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Pan-American Exposition of 1901

Victor Herbert


Victor Herbert

Victor Herbert

Victor Herbert and the Pittsburgh Orchestra were hired to perform at the Pan-American Exposition for a period towards the end of the Exposition. Herbert had close friends in Buffalo, including conductor John Lund and violinist Henry Toepfer. But he also had concerns about the financial arrangements with the Exposition Company. These concerns are reflected in some brief letters from Victor Herbert to George Henry Wilson, manager of the Pittsburgh Orchestra.1

June 9th, 1900

Dear Mr. Wilson,

Yours of June 7th at hand. As to the Buffalo Expo., 4 or 5 weeks would be very acceptable. It would be best to get September and October time, in one way, on the other hand if the Expo. Is not a great financial success it is much better to get time in the early part of the affair; you're sure of your money then.

I have had experiences of this kind. You will always have to figure in R.R. exp. both ways, no matter what part of the engagement you take.

If you charge them $3000 a week on a minimum 4 weeks engagement, as you suggest, it's about right. ...


The shooting of President McKinley on September 6, 1901 at the Pan-American Exposition heightened Herbert's concerns about financial arrangements with the Exposition Company. He stated the following in a letter written to Wilson September 14th, the day of McKinley's deatth.

The deplorable death of the president will certainly settle that one extra week in Buffalo. Under the circumstances we can't expect to get it. They are certainly getting it "in the neck."

Pittsburgh Orchestra conducted by Victor Herbert

Pittsburgh Orchestra. From: Pittsburgh, Pa. Conductor: Victor Herbert. Source: Music at the Pan-American Exposition, Organists, Orchestras, Bands, Buffalo, 1901. Courtesy of Kerry S. Grant.

More information from Music at the Pan-American Exposition

In a September 25th letter to Wilson, Herbert expressed his concerns about being paid for the Exposition engagement.

As to the Buffalo engagement I want to say this: Lund with his orchestra played from 2-4 and 8-10. I hope this will be our time too. Since we can't play in the open air, I don't see how or why they should shift us around much. I will send you the program tomorrow. I've had a terrible cold and was unable to do anything but cough and sneeze. I hope that you will see that we get all the advertising we ought to have before we arrive and when we get there. I know that the Buffalo Expo. People are very hard up, and that several of the organizations had the devil's own time to collect the money due them. They are perfectly honest all right enough, but they don't seem to have it! I hope however they will do some business from now on and that we will have no trouble of that kind.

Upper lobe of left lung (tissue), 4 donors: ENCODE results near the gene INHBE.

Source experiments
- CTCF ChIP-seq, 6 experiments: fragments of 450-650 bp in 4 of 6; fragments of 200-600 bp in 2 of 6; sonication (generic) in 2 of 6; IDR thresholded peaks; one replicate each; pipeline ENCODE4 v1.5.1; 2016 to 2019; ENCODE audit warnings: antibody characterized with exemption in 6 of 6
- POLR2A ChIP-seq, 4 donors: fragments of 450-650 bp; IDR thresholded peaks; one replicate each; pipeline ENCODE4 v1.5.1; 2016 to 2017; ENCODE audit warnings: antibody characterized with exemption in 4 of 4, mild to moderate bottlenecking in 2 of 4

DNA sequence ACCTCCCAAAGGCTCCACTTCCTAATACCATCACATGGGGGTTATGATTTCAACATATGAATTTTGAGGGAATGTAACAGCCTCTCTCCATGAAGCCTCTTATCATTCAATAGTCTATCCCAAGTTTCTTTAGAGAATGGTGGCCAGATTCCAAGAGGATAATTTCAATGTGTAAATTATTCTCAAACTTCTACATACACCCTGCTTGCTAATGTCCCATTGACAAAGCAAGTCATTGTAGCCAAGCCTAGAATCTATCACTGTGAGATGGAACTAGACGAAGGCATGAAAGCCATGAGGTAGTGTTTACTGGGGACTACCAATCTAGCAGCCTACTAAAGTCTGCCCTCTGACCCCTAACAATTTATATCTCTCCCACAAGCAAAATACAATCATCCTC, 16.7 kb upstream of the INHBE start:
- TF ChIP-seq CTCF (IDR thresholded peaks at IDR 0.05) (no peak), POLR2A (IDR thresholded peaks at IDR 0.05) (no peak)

After Wilson apparently replied that the contract with the Exposition could be broken, Herbert replied in part with the following on October 1st.

What I said about Buffalo was that I knew they had had hard times paying their attractions, but that they didfinally. I don't see how we could ask then now "if the money was all right" at this time. All we can do now is to hope for a better attendance at the fair, and to insist upon prompt payment ... when the time comes.


Victor Herbert's Panamericana

Panamericana

Cover Art for Victor Herbert's Panamericana: Morceau Characteristique. Source: Panamericana : morceau charateristique / by Victor Herbert. New York : M. Witmark & Sons, 1901. Courtesy of the Buffalo and Erie County Public Library

Victor Herbert also contributed to the Pan-American Exposition by composing a work, Panamericana: Morceau Characteristique, for the orchestra to perform. The work, dedicated to the President of the Pan-American Exposition, John Milburn, was first played at the Exposition on October 14th in the Temple of Music.

In another letter to Wilson, Herbert stated the following about his piece, Panamericana:

The piece is of the more popular order and will make a hit. The first part is "supposed" to be "Indian" the second part "ragtime" (modern America) and the trio "Cuban" or Spanish character.



The program for the October 17th performances by the Pittsburgh Orchestra conducted by Victor Herbert. The evening concert featured the performance of Panamericana.

Schedule of Victor Herbert's Pittsburgh Orchestra - October 17, 1901. Source: Official Daily Program of the Pan-American Exposition - "University of Buffalo Day" (October 17, 1901). Buffalo, N.Y.: The Exposition Company, 1901. pp. 4-5.


Reference:

1. All of the quotes are from Edward N. Waters's book, Victor Herbert: A Life in Music, New York: Macmillan, 1955.